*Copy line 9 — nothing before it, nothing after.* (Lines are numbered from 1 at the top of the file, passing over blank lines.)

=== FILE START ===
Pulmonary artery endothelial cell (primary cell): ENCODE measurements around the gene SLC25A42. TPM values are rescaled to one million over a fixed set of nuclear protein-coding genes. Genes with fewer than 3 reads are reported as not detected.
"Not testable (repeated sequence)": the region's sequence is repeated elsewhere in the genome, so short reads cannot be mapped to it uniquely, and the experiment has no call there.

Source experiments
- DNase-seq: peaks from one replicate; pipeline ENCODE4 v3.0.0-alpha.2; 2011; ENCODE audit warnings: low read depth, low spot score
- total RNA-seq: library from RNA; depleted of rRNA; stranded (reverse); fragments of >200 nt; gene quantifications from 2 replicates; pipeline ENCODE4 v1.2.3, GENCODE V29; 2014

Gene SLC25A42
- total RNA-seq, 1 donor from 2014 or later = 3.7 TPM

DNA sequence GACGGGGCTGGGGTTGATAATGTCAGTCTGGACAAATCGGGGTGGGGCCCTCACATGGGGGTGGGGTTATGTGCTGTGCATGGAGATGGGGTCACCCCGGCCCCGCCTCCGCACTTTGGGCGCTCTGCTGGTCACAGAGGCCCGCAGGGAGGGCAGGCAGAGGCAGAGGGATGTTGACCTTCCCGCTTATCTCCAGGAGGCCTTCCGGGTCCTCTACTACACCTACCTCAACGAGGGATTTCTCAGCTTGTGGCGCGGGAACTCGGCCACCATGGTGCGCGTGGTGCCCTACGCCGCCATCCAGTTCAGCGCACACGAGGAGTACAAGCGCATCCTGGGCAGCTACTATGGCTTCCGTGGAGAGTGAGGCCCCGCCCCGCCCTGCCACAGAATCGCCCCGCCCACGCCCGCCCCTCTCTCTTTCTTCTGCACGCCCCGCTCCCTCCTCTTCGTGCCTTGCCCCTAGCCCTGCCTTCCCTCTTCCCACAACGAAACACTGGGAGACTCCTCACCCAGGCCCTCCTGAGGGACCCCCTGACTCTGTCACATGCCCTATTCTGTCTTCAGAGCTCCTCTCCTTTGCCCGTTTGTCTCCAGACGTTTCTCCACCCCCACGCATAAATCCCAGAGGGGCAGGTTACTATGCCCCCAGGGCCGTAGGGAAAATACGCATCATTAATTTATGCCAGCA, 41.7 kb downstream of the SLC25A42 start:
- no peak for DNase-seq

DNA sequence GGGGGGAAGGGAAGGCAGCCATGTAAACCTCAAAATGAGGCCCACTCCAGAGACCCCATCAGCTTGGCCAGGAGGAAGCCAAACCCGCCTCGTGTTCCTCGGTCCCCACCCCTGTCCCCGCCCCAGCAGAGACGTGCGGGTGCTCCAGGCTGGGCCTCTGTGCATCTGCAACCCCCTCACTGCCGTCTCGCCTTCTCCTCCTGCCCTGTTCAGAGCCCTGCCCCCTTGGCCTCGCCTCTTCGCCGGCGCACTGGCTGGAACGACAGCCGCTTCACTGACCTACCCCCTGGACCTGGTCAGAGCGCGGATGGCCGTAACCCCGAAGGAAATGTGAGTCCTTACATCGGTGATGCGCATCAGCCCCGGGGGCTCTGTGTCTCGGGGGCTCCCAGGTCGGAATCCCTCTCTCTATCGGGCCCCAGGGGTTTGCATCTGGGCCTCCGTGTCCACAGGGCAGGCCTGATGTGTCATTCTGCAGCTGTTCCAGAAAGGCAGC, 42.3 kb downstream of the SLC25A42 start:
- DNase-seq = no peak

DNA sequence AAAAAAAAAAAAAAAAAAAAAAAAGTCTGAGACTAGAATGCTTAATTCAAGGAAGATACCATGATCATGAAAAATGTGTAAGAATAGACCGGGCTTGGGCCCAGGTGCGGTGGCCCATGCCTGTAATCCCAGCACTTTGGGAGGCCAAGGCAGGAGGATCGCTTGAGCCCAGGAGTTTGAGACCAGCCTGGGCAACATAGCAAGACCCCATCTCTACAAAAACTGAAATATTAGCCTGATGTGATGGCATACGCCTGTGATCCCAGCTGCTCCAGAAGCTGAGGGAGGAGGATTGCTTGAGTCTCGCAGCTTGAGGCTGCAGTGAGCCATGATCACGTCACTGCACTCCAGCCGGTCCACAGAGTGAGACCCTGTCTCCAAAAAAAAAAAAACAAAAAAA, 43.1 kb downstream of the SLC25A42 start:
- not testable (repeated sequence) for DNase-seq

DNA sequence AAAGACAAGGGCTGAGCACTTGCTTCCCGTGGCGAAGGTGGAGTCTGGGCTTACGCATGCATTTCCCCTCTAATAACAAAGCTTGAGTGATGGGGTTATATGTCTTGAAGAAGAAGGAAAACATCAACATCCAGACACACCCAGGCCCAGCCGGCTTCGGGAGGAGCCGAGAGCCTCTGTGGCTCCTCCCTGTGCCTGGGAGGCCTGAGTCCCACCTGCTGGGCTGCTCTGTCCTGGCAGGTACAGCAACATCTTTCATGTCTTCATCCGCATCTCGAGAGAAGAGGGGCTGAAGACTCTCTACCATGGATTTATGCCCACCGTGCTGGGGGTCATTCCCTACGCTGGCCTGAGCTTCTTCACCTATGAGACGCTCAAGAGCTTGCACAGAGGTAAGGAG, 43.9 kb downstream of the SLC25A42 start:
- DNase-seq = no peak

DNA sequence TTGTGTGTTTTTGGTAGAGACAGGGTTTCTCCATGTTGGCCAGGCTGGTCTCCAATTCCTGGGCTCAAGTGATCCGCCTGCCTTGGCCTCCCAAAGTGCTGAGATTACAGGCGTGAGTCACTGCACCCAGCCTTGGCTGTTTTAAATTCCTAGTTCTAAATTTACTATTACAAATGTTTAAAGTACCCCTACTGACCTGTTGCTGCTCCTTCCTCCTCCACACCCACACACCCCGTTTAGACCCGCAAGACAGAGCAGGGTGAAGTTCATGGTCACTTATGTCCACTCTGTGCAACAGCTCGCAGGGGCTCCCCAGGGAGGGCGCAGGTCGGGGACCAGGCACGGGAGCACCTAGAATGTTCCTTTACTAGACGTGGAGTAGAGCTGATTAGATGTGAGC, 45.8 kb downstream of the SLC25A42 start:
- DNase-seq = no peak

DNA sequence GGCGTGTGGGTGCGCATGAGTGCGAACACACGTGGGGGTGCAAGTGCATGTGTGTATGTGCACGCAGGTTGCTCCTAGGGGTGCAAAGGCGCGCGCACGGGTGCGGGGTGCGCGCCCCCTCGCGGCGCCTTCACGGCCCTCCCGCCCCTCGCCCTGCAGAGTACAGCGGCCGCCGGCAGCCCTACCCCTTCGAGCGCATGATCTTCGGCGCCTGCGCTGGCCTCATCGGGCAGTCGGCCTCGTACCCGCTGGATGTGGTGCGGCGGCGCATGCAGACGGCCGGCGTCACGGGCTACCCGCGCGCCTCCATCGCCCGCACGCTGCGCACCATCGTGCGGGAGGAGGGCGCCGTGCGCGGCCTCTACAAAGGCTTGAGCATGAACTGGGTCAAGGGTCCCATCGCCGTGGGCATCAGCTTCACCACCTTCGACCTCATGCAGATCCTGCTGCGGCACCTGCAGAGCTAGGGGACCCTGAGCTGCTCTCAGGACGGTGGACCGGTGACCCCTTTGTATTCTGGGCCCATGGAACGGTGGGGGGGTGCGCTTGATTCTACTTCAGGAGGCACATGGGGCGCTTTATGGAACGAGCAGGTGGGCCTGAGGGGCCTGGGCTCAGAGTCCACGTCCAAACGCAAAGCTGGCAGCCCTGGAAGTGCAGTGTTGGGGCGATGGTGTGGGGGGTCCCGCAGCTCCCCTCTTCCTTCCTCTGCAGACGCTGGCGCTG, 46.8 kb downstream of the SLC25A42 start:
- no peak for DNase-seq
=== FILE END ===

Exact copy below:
- no peak for DNase-seq